Disability insurance attorneys Dell & Schaefer warn disability insurance claimants that the recent disability insurance scam in New York will raise the level of claim scrutiny by disability insurance companies.
On Tuesday January 2014, over 100 former New York City fire fighters, cops, and other city workers were charged with providing false medical information in order to obtain Social Security Disability Benefits. According to a report from CBS News the fraud may total $400 million. According to the reports, the people accused of fraud were faking psychological problems for insurance benefits. It is good to see that the social security administration and the State of New York are taking appropriate actions to deal with people that are trying to take advantage of the social security disability insurance system.
Our law firm has and currently represents numerous disability claimants from New York that suffer from sever psychiatric problems as a result of the 911 attacks. The individuals that have been charged with fraud all appear to have lied to doctors about their symptoms in an effort to continue SSDI payments. The actions of these individuals are wrong and disgusting; however the social security administration should have been monitoring all of these claims and not just writing checks each month without requiring the claimant to prove disability. In the private disability insurance sector, disability claims are monitored on a monthly basis and claimants are constantly under video surveillance by disability carriers. For the people that are truly disabled, the actions of these unscrupulous individuals will now place legitimate claimants under even more scrutiny.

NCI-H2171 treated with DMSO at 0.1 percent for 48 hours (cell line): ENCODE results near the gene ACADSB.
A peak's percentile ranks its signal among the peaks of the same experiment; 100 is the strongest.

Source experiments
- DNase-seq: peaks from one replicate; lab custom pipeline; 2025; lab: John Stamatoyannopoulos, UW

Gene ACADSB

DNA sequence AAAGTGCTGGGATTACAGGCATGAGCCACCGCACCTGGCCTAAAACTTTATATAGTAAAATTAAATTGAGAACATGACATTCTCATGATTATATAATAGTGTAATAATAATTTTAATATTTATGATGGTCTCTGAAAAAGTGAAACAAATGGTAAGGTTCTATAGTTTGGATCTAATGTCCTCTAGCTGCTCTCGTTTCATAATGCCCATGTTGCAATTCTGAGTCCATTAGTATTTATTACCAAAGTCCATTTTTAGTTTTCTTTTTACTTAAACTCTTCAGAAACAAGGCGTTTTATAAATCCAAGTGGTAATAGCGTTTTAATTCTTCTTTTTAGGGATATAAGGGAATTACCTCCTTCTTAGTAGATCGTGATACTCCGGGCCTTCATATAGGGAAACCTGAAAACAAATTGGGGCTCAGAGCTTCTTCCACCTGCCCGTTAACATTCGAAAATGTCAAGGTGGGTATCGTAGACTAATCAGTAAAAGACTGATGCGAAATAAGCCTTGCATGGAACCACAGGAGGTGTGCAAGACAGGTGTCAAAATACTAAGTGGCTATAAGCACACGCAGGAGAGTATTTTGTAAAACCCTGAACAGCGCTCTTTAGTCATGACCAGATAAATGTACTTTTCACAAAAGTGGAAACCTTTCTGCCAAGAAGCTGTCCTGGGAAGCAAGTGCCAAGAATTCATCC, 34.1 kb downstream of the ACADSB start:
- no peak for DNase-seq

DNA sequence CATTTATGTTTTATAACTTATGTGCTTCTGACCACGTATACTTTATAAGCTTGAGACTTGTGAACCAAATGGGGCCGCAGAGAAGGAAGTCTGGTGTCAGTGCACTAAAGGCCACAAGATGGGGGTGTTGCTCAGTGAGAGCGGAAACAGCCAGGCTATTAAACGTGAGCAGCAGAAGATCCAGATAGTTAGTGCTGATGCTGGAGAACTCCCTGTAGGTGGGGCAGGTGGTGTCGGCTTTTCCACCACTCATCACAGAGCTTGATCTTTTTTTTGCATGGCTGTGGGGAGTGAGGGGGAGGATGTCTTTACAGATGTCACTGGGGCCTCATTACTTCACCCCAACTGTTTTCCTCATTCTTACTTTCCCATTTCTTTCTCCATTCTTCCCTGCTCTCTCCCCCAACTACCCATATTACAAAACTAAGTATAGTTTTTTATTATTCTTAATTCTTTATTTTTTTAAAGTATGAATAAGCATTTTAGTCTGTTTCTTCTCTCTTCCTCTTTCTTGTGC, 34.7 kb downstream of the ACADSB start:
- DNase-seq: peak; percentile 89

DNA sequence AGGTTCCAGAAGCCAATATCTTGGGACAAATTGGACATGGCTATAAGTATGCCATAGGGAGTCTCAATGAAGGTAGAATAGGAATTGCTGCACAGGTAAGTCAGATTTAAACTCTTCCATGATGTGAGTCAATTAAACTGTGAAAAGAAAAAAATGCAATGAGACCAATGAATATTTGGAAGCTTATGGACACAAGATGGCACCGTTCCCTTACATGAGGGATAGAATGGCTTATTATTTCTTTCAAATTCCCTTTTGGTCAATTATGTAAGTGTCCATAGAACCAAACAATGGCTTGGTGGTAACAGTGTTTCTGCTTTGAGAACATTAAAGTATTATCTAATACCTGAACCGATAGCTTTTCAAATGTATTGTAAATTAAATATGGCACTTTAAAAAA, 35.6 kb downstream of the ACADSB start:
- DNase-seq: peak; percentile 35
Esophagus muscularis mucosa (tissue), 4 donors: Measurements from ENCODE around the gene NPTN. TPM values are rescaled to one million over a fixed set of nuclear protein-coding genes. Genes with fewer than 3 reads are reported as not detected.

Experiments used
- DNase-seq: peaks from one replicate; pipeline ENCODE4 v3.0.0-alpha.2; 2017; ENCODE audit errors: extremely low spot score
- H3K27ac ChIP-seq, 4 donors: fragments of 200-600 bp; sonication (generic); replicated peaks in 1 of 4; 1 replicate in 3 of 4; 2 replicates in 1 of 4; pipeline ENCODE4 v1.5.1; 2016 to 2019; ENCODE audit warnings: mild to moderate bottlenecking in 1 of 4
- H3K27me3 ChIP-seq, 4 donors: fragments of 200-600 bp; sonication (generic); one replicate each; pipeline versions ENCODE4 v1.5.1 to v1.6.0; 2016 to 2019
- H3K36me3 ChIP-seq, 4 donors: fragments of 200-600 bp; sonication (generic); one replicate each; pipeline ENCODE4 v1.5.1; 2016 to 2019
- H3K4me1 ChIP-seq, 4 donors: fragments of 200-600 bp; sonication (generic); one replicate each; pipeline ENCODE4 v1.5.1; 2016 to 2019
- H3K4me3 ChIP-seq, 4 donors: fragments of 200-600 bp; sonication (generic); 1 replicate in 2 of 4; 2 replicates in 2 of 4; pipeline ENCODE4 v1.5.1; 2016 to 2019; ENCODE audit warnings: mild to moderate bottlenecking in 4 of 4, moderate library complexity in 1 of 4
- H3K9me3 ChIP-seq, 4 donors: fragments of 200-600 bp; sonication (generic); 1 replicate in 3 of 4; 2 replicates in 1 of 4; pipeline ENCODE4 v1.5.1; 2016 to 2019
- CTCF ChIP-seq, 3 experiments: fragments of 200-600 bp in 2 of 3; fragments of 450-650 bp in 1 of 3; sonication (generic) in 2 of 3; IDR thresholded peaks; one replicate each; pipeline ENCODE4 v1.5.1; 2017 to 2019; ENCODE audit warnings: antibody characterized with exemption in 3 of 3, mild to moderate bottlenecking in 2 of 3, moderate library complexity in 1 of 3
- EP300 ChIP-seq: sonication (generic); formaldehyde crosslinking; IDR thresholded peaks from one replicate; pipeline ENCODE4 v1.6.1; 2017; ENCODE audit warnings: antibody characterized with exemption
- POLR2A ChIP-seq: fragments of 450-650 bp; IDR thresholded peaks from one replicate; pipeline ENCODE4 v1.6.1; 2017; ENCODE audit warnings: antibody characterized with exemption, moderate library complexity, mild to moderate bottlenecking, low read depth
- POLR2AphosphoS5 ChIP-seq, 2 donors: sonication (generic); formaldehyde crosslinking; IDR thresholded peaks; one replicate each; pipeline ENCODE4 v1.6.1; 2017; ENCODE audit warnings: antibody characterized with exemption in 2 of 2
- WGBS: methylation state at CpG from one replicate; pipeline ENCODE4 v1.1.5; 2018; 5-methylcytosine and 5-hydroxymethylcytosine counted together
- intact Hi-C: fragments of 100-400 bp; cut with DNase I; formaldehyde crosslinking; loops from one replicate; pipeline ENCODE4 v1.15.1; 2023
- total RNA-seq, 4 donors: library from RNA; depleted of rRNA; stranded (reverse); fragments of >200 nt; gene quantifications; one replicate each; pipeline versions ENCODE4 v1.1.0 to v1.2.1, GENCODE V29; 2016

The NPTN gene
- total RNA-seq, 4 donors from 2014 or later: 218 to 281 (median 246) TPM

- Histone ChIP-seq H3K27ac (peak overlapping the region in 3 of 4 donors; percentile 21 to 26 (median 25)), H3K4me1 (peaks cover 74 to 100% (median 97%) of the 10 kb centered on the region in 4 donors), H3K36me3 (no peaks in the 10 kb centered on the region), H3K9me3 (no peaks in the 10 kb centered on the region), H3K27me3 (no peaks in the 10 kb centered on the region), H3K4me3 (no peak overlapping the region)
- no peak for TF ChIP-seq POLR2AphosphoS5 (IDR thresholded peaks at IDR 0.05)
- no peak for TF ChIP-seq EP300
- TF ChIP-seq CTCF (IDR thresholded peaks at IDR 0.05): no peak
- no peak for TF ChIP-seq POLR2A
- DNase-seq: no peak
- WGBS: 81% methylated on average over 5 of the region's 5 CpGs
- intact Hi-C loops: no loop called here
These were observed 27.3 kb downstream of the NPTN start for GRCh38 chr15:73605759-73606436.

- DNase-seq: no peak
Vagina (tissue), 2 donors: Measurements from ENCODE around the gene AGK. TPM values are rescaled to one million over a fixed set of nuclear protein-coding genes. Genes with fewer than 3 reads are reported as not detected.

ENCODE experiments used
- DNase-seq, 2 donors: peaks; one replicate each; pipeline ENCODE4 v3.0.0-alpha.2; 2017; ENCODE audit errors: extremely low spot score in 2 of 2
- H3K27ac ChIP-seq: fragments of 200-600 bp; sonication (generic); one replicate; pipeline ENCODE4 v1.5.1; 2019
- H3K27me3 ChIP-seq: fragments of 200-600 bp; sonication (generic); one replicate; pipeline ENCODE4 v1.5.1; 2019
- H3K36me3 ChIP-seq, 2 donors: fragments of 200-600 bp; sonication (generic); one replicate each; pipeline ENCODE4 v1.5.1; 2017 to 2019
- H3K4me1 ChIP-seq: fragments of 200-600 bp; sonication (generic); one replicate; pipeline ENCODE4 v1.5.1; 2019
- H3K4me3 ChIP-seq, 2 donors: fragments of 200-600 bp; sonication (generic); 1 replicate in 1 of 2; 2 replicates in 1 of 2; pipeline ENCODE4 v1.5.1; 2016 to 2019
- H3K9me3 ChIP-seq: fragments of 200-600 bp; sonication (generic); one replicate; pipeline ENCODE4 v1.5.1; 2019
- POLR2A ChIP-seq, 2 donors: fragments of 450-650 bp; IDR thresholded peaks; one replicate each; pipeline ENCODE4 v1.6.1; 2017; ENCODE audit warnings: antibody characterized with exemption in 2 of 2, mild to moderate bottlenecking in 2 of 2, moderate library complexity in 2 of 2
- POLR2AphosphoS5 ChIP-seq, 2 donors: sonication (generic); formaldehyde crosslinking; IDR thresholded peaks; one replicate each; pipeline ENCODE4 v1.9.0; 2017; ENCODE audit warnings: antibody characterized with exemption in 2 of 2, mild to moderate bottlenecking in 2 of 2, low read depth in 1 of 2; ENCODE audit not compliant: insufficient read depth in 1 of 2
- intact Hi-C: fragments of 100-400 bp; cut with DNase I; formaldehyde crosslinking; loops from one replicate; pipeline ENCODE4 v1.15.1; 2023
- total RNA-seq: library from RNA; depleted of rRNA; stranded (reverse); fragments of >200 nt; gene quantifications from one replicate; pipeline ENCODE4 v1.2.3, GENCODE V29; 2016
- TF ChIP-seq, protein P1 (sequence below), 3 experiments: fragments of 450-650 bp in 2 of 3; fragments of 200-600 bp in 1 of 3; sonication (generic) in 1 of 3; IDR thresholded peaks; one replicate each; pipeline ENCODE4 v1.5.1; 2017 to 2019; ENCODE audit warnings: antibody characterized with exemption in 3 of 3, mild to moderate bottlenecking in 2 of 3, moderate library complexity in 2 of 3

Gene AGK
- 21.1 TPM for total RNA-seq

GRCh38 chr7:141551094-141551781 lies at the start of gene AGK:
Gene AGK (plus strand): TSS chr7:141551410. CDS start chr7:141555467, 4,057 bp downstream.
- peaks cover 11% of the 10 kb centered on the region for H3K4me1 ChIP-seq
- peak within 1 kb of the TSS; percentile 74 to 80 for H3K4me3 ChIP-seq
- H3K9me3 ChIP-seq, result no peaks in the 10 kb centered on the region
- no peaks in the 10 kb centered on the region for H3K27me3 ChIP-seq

We always tell our clients to never exaggerate or overstate their symptoms. You do not need to be bedridden to collect disability insurance benefits. But, if you tell a doctor you never leave the house or never drive a car, then you should not be engaging in the activities you claim to never be performing. A picture of a psychiatric person doing an activity they enjoy or looking happy does not mean the person is not disabled. We regularly have clients that suffer with psychiatric problems that can engage in activities that they enjoy, but this does not mean that they can work 40 hours a week. For example, people with bi-polar disorder have highs and lows. During period of highs, a bi-polar person feels as if they could lead an army. Yet when this same person breaks down, they can barely get out of bed. So, would a picture of a person with bi-polar at dinner and smiling with friends mean that they should return to work? In most cases the answer would be no. But, if this person told their doctor that they never go out to dinner, then there is a high likelihood that the disability claim will be challenged.
Bottom line: Never lie or exaggerate your symptoms and functionality.